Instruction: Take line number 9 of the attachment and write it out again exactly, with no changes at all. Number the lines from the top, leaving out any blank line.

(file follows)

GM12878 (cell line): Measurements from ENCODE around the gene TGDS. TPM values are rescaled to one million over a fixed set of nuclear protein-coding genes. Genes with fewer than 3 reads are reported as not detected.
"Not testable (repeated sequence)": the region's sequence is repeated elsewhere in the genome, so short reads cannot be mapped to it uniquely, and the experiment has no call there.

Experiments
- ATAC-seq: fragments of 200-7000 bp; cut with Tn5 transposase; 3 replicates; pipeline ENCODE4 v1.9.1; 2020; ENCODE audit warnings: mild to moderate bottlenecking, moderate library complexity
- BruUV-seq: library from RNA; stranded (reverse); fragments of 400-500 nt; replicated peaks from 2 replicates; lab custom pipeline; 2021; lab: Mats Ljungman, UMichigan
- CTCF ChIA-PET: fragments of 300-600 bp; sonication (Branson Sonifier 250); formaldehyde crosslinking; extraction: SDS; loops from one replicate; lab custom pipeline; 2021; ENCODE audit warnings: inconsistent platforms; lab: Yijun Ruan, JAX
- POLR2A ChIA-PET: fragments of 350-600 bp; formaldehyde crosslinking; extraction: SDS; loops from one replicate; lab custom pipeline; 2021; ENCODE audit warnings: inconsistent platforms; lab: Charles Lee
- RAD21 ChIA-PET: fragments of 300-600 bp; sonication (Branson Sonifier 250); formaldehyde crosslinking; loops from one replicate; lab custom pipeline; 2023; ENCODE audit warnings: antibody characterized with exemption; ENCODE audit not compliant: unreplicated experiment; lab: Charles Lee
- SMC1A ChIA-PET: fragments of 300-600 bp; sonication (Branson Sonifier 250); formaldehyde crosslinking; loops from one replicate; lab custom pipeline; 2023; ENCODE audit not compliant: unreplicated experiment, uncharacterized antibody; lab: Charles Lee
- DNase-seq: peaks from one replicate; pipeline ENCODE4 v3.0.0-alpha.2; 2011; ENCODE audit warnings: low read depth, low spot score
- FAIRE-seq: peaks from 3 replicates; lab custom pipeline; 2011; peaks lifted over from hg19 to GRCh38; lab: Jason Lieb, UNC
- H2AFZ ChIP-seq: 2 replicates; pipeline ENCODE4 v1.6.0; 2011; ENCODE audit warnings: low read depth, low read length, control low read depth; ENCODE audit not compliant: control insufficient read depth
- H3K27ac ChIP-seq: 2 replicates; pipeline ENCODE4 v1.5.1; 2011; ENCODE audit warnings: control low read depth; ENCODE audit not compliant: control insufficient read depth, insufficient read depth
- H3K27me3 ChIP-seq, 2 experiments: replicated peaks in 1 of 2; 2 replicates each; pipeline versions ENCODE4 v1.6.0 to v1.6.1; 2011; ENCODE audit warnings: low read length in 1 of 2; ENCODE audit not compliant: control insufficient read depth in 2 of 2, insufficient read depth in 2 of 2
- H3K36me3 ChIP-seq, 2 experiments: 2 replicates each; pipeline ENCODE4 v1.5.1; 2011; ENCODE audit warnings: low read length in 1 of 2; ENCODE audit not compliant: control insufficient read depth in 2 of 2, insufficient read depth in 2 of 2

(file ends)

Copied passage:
- SMC1A ChIA-PET: fragments of 300-600 bp; sonication (Branson Sonifier 250); formaldehyde crosslinking; loops from one replicate; lab custom pipeline; 2023; ENCODE audit not compliant: unreplicated experiment, uncharacterized antibody; lab: Charles Lee